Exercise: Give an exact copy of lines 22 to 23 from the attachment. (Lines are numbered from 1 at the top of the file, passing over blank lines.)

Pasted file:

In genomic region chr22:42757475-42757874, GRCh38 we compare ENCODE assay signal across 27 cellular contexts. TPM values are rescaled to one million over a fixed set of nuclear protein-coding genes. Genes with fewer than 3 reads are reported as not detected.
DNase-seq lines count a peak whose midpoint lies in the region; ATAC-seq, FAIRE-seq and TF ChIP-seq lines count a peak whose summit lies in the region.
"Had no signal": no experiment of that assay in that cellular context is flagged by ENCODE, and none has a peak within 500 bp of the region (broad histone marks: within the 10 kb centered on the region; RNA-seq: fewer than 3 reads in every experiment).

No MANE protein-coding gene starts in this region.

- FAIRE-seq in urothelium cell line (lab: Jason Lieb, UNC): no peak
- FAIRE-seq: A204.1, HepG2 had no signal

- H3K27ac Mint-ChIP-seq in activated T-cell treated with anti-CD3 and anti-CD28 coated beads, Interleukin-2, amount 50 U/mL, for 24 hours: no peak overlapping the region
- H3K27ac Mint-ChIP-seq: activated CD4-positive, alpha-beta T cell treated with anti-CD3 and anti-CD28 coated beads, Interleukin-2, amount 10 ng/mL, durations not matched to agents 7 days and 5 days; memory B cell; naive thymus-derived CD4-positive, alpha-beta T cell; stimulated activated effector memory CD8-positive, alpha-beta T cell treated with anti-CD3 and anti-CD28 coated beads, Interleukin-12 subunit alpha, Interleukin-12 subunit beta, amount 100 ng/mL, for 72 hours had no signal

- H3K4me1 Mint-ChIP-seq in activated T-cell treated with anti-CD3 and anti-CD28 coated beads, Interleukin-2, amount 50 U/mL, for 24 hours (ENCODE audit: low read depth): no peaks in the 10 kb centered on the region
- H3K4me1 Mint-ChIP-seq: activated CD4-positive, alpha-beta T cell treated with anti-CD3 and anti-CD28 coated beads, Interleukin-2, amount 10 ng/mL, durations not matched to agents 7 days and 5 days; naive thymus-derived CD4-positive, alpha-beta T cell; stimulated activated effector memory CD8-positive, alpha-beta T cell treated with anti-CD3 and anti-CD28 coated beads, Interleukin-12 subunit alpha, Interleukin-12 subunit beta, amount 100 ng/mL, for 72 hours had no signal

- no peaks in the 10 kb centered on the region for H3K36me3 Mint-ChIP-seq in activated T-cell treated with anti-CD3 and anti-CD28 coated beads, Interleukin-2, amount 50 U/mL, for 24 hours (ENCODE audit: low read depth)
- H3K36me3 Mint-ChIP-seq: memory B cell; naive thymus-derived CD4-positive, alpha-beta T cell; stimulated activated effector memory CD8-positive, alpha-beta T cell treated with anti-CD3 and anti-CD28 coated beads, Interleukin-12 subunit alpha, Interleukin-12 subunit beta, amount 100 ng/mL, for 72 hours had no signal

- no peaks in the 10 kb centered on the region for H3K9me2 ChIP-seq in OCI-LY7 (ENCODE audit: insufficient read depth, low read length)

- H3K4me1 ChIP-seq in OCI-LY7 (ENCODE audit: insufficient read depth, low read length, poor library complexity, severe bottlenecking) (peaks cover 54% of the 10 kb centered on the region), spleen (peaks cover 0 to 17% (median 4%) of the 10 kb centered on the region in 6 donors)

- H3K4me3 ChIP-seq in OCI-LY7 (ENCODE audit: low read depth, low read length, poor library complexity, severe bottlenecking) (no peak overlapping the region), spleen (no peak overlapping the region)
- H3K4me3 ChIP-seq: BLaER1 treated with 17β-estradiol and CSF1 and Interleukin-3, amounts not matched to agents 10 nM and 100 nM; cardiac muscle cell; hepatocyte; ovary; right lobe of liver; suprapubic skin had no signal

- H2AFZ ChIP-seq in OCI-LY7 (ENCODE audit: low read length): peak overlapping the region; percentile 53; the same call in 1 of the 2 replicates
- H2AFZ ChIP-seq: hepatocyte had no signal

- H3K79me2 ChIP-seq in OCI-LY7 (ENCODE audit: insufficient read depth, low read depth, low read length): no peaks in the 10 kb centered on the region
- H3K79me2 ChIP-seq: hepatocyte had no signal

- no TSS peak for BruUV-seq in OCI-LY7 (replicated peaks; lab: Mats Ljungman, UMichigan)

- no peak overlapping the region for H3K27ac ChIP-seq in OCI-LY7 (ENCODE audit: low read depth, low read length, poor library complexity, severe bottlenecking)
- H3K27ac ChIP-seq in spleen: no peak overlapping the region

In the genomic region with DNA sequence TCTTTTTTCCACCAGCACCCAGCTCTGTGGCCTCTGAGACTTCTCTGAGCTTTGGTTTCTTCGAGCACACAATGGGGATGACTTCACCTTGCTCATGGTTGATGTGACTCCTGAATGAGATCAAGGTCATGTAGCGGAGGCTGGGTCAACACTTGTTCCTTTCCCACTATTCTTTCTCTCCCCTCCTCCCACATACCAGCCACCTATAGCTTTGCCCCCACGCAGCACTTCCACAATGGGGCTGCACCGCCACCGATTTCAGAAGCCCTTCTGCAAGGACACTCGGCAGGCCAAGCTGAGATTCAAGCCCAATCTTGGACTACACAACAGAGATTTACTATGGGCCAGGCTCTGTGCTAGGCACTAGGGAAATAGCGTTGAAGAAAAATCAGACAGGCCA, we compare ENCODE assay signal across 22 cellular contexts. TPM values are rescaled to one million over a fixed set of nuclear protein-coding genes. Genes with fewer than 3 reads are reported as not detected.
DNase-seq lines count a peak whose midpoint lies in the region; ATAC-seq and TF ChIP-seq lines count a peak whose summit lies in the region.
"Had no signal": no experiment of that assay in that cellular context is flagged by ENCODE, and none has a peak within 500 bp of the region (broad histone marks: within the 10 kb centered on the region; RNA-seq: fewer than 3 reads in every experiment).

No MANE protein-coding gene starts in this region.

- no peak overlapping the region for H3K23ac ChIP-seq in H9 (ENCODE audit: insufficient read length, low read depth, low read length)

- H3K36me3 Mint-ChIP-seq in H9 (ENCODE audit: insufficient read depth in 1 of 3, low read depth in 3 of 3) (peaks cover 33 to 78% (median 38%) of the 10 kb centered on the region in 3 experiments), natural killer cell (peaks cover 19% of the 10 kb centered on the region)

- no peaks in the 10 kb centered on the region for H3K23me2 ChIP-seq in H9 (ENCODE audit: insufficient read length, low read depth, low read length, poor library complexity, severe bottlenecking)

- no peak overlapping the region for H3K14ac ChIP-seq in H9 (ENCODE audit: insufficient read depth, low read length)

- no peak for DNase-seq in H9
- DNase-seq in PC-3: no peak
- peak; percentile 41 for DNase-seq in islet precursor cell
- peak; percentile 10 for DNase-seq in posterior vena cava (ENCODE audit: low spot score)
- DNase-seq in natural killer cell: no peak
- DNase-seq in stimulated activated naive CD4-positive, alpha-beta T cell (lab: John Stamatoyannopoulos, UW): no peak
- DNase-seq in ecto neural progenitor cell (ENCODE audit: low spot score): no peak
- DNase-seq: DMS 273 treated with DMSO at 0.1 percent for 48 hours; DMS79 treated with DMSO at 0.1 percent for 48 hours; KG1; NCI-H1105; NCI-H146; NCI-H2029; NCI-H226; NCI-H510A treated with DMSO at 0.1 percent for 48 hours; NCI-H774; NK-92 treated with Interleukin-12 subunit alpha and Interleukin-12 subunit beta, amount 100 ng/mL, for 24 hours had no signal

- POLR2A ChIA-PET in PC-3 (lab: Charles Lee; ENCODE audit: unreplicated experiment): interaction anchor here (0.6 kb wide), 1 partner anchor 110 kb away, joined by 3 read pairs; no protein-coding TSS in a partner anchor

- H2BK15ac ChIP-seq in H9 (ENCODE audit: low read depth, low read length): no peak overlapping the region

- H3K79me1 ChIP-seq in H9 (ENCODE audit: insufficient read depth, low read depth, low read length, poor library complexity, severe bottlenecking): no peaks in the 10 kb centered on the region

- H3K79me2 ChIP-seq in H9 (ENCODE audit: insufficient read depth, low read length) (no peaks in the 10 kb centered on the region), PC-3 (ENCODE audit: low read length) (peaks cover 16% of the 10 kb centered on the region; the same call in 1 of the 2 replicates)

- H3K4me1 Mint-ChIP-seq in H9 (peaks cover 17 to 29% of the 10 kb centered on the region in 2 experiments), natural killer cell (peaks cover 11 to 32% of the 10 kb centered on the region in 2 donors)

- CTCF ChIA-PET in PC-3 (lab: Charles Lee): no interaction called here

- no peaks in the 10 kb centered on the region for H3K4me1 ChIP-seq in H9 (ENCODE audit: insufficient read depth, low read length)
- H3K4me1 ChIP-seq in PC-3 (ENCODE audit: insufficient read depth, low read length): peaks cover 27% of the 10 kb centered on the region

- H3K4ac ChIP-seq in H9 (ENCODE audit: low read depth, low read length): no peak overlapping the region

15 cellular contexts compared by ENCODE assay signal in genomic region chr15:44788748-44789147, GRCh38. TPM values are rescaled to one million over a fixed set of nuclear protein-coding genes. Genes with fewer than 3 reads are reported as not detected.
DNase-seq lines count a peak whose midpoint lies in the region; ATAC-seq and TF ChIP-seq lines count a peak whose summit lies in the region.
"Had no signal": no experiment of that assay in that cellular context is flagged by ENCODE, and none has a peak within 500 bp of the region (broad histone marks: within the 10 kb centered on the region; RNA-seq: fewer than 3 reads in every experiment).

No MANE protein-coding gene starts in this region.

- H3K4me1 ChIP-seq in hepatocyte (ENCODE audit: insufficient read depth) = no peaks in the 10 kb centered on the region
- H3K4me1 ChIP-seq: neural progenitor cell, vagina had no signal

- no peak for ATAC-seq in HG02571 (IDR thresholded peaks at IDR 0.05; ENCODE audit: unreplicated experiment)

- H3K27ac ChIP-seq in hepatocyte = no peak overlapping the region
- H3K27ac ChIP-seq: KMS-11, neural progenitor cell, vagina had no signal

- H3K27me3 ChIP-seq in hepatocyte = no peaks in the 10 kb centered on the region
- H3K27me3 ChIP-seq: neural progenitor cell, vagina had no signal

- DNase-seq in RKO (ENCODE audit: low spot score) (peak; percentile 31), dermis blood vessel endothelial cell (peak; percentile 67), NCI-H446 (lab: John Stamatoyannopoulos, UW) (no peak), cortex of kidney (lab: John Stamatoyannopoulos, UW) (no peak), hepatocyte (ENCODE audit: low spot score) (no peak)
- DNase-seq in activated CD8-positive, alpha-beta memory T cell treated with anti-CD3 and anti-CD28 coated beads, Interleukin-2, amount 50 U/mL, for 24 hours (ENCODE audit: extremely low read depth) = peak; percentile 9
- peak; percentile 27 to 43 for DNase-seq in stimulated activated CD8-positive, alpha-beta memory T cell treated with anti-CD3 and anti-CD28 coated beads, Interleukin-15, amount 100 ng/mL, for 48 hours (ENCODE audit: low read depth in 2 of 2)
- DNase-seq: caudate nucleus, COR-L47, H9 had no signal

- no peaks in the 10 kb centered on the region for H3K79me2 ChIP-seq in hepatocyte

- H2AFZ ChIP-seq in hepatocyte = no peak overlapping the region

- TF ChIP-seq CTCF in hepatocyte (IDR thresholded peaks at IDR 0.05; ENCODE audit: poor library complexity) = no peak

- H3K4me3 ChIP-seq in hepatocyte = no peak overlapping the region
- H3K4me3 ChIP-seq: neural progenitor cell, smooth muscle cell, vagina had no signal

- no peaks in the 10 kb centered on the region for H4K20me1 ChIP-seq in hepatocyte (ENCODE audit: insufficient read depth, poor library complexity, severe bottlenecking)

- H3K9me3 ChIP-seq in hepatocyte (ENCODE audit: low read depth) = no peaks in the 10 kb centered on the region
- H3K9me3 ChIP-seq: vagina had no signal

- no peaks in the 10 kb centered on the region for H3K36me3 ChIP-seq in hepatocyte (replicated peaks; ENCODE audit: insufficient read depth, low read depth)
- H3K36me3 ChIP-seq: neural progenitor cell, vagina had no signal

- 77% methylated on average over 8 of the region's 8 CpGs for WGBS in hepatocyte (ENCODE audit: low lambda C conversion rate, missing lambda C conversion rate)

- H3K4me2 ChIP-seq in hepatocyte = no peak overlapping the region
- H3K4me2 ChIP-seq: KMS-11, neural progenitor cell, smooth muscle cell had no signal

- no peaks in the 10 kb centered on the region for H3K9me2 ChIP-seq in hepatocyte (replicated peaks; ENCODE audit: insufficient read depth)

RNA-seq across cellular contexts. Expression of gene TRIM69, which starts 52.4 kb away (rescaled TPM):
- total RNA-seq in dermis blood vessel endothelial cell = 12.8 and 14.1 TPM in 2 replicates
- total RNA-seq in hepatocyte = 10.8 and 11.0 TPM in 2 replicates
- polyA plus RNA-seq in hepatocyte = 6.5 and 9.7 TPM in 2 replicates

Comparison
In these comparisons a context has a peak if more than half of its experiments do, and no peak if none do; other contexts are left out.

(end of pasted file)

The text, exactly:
- no peak overlapping the region for H3K27ac ChIP-seq in OCI-LY7 (ENCODE audit: low read depth, low read length, poor library complexity, severe bottlenecking)
- H3K27ac ChIP-seq in spleen: no peak overlapping the region